You can make the most of the space, though, thanks to the 40/20/40-split rear seat and a little lip at the load floor that keeps your groceries in place when you open up the power hatch. The Q5 easily swallowed up the luggage of two adults and two kids returning from a weeklong sojourn.
Visibility and Safety
Outward visibility is excellent, thanks to the height adjustable front seats, slender windshield pillars, and large side windows made possible by door-mounted side mirrors. A reversing camera is standard on all Q5s, providing a better view to the back.
Premium Plus trim adds a blind spot monitoring system, rear cross-traffic alert, and vehicle exit assist. Each helps to improve both visibility and safety, and vehicle exit assist is designed to warn the driver not to open a door when traffic is approaching from the side. Full LED headlights are also standard for Premium Plus trim, along with Audi Connect Care subscription services.
Move up to Prestige trim for a head-up display and several more driver assistance and collision avoidance systems. They include a top-down-view camera with front and rear parking assist sensors as standard, while options include adaptive cruise control with traffic jam assist, an active lane assist system, and automatic high-beam headlights. Traffic jam assist allows the Audi to follow and stop along with the car in front of you, at speeds up to 40 mph.
As this vehicle is reviewed, the NHTSA has not performed crash tests on the 2018 Q5. Data from the Insurance Institute for Highway Safety (IIHS) is incomplete, reflecting a “Good” rating in moderate overlap frontal-impact testing, a “Good” rating in side-impact testing, and a “Marginal” rating for headlight performance.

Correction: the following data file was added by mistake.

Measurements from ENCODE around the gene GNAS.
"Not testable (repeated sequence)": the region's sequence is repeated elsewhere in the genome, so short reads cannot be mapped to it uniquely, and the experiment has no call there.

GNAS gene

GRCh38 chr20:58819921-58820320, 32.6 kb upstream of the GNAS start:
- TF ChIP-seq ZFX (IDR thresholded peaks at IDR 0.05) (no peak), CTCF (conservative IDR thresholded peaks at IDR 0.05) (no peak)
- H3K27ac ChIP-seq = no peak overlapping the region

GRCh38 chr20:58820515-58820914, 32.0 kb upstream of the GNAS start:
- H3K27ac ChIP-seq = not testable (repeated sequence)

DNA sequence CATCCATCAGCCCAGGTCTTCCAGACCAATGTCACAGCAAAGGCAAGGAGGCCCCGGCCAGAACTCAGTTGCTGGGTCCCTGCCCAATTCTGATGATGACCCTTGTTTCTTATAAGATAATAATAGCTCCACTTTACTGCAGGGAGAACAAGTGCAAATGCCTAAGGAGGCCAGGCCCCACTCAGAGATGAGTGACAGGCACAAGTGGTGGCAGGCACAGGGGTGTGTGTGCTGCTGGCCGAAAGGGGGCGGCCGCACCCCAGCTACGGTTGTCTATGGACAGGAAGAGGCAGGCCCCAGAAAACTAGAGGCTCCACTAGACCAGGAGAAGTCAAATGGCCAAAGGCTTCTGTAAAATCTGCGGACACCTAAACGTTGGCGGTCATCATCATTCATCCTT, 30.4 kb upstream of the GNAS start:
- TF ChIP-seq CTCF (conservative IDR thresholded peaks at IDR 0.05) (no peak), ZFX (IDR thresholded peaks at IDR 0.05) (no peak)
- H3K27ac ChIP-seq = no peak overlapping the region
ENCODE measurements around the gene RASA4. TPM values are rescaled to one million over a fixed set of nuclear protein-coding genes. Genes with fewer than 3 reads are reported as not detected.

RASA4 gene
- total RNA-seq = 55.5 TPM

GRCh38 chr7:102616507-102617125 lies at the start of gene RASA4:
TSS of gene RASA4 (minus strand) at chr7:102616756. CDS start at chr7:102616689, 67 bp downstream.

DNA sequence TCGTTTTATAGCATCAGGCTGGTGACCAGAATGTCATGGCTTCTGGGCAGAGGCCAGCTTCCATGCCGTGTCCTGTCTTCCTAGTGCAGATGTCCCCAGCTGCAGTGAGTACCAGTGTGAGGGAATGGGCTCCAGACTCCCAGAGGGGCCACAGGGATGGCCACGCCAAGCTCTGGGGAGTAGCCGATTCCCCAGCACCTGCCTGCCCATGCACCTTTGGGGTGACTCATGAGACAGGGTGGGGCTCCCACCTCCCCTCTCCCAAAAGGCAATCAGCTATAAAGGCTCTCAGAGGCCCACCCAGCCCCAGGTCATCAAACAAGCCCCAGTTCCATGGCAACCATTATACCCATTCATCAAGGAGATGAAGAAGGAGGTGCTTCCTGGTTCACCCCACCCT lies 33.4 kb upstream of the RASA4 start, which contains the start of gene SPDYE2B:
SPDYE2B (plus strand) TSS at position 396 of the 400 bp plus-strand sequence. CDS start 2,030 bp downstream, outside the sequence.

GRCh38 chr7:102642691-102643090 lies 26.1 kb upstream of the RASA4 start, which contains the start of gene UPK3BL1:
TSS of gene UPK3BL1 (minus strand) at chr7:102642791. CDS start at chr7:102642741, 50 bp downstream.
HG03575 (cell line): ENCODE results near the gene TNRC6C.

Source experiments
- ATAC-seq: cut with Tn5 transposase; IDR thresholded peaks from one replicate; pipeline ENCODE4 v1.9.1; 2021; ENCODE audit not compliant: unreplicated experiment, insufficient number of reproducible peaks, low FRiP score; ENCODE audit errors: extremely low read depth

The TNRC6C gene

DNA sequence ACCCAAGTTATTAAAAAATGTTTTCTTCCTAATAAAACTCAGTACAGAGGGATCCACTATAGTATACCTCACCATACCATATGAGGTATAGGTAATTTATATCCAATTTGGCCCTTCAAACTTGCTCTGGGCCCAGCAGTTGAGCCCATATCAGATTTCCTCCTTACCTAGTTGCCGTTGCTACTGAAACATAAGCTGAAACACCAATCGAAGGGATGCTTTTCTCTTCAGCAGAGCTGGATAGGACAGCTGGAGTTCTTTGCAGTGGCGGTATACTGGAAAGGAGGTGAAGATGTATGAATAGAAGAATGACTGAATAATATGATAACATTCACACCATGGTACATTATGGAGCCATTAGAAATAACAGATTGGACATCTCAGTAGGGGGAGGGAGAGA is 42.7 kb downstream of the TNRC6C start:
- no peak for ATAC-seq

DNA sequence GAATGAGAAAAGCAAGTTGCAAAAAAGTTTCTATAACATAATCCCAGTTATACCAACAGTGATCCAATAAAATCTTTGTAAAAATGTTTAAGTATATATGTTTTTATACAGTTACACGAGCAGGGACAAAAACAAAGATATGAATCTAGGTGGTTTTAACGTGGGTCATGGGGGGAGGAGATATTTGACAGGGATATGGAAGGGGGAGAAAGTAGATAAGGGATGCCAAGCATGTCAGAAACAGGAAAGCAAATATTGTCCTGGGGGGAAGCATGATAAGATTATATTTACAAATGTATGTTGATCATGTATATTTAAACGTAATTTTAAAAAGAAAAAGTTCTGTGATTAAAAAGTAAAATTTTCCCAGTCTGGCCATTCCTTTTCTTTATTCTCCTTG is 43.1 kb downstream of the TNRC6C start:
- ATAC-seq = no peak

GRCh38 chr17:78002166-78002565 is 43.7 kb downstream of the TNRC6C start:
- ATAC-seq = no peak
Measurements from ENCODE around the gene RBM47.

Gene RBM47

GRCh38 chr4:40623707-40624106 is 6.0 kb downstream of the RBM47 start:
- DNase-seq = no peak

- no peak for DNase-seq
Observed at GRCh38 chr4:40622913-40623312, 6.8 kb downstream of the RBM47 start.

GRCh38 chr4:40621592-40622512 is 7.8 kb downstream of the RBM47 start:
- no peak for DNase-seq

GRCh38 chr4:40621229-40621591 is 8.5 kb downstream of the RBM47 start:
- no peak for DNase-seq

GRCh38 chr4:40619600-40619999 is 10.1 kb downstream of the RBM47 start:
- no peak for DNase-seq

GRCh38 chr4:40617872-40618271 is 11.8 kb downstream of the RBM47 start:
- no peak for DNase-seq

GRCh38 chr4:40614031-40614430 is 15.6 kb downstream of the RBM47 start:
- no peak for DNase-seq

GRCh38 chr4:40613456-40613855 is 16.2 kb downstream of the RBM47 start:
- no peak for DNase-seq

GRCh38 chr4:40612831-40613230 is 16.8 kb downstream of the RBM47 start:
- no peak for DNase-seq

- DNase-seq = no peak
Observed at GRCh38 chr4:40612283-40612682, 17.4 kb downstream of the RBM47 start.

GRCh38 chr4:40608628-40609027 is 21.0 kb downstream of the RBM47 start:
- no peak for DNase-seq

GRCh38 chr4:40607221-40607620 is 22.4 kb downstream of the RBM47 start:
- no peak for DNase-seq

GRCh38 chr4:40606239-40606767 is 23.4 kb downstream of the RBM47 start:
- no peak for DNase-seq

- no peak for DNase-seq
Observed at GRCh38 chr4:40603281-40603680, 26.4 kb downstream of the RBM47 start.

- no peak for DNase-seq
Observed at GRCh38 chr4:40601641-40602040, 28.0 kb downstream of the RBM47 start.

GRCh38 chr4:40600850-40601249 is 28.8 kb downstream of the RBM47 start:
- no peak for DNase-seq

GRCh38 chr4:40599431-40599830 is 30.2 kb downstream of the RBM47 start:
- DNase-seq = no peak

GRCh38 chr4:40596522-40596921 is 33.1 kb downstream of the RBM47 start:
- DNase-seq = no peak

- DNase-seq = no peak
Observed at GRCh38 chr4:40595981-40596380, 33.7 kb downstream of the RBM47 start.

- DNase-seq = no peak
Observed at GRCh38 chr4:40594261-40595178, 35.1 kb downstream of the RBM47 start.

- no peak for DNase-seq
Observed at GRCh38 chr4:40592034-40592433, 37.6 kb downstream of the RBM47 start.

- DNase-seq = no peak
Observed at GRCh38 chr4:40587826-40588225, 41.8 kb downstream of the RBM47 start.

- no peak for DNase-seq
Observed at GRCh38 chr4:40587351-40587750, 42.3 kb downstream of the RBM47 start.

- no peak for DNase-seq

Before sampling the new Q5, I’d had the pleasure of driving several Audis in a row, all equipped with the company’s turbocharged 2.0-liter 4-cylinder engine. As with most turbo engines, there is a small amount of turbo lag at lower rpm as the engine spools up. In the Q5, this characteristic was particularly pronounced. I can only surmise that the Q5’s curb weight of more than two tons contributes to this more noticeable delay in power delivery.
Get it in its sweet spot, however, and the 252-horsepower engine pays off with gobs of smooth, linear power. While that doesn’t seem terribly impressive, Audi claims that the 2018 Q5 can sprint from a standstill to 60 mph in about 5.9 seconds, which is one second faster than last year’s model.